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Explore Fuel Cells

In another project, Electrolysis: Obtaining hydrogen from water: The Basis for a Solar-Hydrogen Economy, we have discussed how hydrogen might be used as a clean burning fuel, and how it can be produced cleanly from water. Generating heat, however, is not always the best thing to do, because entropy is created when heat is generated, and that can limit the efficiency of devices that use that heat energy to do useful work (See the section on entropy in our Energy Physics Primer). 

Fortunately, there exists a device called a fuel cell, which can chemically combine hydrogen with oxygen to make electricity without involving heat (although some heat is usually generated in practical situations)! Here is a fuel under development by Manhattan Scientifics:

This is actually a stack of fuel cells: Each fuel cell by itself doesn't produce very much power, but the voltage provided by each fuel cell individually adds up, yielding a voltage (and a power) that is large enough for practical applications. 

Fuel cells can be used for electrolysis as well - splitting water into hydrogen and oxygen, so that the hydrogen can be stored as a fuel. NMSEA has some a fuel cell demonstration unit which has two fuel cells: one cell makes hydrogen from water using solar electricity - the other fuel cell converts the hydrogen into electricity to power a small fan. Thus, the whole principle of a hydrogen economy is demonstrated in a single unit.

What are the advantages of fuel cells?

What are the disadvantages of fuel cells?

When will they become widespread?

Although the principle of fuel cells was discovered in 1839 (by Sir William Grove, the "Father of the Fuel Cell"), and the first practical cells developed in the 1930's, fuel cells have not yet found widespread use. They have found use in applications in closed environments such as space technology and submarines where cost is not an issue. They will likely make their first widespread appearance in particular applications such as:


Here is a photo off a fuel cell bike under development by Manhattan Scientifics: the fuel cell is mounted on the steering column, and the hydrogen tank can be seen jutting out over the rear wheel. The rear axel is turned by an electric motor powered by the fuel cell:


Fuel Cell History

The principle of the fuel cell was discovered in 1839 by Sir William Grove, acknowledged as the "Father of the Fuel Cell". Grove was interested in reversing the process of electrolysis - precisely what a fuel cell achives. The term "fuel cell" was coined in 1889 by Ludwig Mond and Charles Langer, who attempted to use air and coal gas to generate electricity. In 1932, Francis Bacon improved on the platinum catalysts of Mond and Langer, and soon Harry Karl Ihrig, of Allis-Chalmers Manufacturing Company demonstrated a 20-horsepower fuel cell powered tractor. NASA began using fuel cells in the late 1950s and continues to do so today.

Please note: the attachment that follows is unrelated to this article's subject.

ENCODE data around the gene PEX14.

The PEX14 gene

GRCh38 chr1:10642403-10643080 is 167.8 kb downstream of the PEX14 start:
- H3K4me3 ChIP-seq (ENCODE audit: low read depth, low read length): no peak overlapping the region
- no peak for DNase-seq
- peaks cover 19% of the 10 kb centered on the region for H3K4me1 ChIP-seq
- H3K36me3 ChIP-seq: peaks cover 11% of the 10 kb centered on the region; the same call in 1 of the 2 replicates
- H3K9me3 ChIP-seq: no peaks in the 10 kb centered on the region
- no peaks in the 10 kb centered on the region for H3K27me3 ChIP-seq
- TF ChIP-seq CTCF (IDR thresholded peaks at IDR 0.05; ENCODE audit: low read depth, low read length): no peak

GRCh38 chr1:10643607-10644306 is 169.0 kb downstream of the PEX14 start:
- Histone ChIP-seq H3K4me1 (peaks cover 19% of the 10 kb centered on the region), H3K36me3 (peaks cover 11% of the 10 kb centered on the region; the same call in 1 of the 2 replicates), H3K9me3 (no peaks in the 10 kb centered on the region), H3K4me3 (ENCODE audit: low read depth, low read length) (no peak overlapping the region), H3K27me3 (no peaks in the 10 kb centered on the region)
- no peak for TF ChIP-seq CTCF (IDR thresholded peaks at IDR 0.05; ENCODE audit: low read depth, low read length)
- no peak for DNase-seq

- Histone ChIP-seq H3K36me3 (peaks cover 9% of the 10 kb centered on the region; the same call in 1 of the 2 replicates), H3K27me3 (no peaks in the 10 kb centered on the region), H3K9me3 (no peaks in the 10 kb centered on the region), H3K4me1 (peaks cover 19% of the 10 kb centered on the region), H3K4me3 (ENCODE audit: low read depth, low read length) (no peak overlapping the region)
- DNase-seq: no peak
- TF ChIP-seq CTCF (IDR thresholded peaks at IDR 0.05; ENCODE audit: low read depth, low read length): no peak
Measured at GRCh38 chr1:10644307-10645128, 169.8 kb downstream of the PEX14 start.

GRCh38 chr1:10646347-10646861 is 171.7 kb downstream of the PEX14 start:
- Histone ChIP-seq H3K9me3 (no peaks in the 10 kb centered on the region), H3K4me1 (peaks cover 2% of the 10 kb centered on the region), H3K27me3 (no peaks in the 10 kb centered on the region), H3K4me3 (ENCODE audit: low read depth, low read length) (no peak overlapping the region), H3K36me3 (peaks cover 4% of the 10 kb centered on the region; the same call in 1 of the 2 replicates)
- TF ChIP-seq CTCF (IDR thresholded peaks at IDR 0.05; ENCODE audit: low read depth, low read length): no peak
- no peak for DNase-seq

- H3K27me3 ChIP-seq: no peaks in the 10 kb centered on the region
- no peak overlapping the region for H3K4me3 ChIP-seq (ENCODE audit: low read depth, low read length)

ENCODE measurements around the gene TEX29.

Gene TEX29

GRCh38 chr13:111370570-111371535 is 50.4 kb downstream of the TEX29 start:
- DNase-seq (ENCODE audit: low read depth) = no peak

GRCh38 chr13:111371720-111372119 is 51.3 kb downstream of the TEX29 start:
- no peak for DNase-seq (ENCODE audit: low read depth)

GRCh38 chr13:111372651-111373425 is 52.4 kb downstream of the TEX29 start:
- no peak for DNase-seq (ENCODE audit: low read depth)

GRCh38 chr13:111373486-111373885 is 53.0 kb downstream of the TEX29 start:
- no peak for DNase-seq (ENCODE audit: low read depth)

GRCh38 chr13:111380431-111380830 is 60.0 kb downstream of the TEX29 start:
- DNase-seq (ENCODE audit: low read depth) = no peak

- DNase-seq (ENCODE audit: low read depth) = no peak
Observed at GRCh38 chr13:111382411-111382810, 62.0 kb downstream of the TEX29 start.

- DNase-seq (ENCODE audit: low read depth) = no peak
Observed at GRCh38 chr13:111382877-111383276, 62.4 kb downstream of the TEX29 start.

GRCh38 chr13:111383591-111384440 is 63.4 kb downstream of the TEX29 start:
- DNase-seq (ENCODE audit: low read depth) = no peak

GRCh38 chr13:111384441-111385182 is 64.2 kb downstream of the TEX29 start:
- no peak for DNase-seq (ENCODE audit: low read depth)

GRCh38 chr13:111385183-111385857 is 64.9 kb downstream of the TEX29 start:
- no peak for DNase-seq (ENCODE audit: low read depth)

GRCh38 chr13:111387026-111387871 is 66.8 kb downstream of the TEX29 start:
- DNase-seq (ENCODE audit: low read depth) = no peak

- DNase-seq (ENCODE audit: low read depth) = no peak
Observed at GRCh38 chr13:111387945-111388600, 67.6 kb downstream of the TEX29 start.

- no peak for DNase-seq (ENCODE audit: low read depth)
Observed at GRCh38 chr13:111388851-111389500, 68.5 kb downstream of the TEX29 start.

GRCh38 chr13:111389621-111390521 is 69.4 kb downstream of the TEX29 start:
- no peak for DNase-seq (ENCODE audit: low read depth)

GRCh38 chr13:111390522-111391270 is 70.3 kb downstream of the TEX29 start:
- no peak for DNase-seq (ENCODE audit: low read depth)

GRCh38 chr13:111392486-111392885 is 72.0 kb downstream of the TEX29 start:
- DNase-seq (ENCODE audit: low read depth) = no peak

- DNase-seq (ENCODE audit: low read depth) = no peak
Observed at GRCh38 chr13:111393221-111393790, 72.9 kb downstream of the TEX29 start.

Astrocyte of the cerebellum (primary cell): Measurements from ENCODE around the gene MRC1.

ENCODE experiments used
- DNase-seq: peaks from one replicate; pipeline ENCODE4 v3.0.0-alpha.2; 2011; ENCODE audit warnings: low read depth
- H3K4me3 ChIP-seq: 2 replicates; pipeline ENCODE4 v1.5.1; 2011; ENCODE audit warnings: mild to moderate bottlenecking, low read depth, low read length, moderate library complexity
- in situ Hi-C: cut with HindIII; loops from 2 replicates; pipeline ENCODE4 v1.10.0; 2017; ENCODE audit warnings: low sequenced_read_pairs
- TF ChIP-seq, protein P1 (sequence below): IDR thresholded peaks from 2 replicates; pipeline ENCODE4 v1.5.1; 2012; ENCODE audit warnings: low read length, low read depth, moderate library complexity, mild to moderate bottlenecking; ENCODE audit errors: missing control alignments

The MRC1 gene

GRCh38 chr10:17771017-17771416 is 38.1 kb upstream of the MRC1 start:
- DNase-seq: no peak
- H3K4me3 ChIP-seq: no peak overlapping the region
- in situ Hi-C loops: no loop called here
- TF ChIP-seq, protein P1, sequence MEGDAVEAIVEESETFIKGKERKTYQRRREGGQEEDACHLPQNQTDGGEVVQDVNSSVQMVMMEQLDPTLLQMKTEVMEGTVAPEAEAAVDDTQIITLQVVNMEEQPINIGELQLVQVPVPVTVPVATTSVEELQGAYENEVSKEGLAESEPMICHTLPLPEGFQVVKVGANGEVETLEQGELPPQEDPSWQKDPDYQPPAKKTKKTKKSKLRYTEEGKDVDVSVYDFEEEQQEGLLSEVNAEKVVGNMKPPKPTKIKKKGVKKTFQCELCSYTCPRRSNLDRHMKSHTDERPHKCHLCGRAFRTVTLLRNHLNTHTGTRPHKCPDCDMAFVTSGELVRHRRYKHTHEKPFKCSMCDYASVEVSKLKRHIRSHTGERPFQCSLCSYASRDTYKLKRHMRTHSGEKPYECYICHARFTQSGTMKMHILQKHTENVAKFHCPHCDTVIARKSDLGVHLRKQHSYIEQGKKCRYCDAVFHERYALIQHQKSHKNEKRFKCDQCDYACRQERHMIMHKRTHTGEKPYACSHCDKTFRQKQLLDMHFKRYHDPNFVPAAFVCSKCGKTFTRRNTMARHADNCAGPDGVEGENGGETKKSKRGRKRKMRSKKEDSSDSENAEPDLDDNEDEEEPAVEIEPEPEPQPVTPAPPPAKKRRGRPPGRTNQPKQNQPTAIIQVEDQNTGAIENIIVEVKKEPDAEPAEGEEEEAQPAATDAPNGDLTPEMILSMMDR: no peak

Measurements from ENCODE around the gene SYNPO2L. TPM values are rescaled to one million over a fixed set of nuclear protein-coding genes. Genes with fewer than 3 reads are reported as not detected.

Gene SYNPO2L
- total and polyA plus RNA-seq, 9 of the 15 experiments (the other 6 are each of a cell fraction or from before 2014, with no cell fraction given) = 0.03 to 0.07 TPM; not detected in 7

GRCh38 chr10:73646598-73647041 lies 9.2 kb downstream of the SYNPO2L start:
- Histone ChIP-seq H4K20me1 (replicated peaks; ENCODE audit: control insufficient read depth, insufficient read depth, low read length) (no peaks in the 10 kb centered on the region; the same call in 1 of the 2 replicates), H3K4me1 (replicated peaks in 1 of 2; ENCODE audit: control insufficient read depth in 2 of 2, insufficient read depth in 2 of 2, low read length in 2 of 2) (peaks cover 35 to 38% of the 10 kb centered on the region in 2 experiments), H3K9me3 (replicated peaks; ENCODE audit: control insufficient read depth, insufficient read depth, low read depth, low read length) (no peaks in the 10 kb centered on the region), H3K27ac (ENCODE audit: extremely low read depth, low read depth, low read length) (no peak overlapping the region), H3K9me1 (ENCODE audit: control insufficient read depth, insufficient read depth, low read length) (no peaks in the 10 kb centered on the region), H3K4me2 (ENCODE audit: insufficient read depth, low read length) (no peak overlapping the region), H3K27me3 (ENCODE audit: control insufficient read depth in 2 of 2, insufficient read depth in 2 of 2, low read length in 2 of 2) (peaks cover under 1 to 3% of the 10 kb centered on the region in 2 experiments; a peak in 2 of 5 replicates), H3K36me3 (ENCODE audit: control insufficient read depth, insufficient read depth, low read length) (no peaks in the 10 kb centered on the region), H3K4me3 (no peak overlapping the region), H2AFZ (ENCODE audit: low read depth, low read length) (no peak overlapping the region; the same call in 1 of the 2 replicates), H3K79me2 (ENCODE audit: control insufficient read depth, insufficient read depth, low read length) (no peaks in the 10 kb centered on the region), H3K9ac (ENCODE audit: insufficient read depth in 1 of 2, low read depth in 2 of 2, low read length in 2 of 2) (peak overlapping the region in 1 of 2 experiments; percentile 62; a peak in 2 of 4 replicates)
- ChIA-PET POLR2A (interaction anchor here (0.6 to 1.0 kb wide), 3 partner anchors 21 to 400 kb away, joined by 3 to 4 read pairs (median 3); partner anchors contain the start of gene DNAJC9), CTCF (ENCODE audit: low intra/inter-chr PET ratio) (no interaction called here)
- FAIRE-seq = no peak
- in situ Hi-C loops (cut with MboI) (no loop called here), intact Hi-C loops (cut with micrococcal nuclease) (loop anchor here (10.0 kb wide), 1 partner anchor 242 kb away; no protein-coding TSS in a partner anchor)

How do they work?  

The process by which the hydrogen is combusted (burned) in the presence of oxygen is

2H2 + O2  ->  2 H2O + energy (heat).

 The process for fuels cells is very similar, except that this time we get electricity instead of heat: 

2H2 + O2  ->  2 H2O + energy (electricity)

One fuel cell type, called a proton exchange membrane (PEM) fuel cell, carries out the reaction above in the following way:


The hydrogen fuel (H2) enters one side of the fuel cell, where it encounters a catalyst, for example platinum, which splits the hydrogen atoms into a proton (H+) and electron (e-). The proton then travels through a membrane (the proton exchange membrane) to the other side of the fuel cell.  But the electron cannot permeate easily through the membrane. Instead, its travels through an electrical wire to get to the other side, and delivers its energy to a "load" along the way, such as a light bulb. When it gets the other side of the fuel cell, the electron is recombined with the proton and the electron and an oxygen molecule from the air to make water.  

The membrane in a PEM cell is made from "nafion", a sulfinate polymer made by Dupont. This only lets protons through because there are sulfinate (SO4) molecules in the polymer, which contain oxygen. The oxygen atoms "hog" the electrons of the sulfinate molecules, making the oxygen atoms slightly negatively charged, such that the positively charged protons can weakly bind to them. This allows them to permeate the membrane, and jump from one sulfinate molecule to another across the membrane, with help from thermal fluctuations and the electric field created across the membrane by the electron flow.  

The platinum catalysts are also interesting. They may consist of very tiny (about 80 nanometer - several hundred atoms across) pieces of platinum, which are embedded on tiny butter larger (1 micrometer) pieces of carbon (pieces of "carbon black" to be specific), which themselves are attached to a carbon "cloth". The carbon is electrically neutral but conductive, and also porous, allowing the flow of gas and ions through it.

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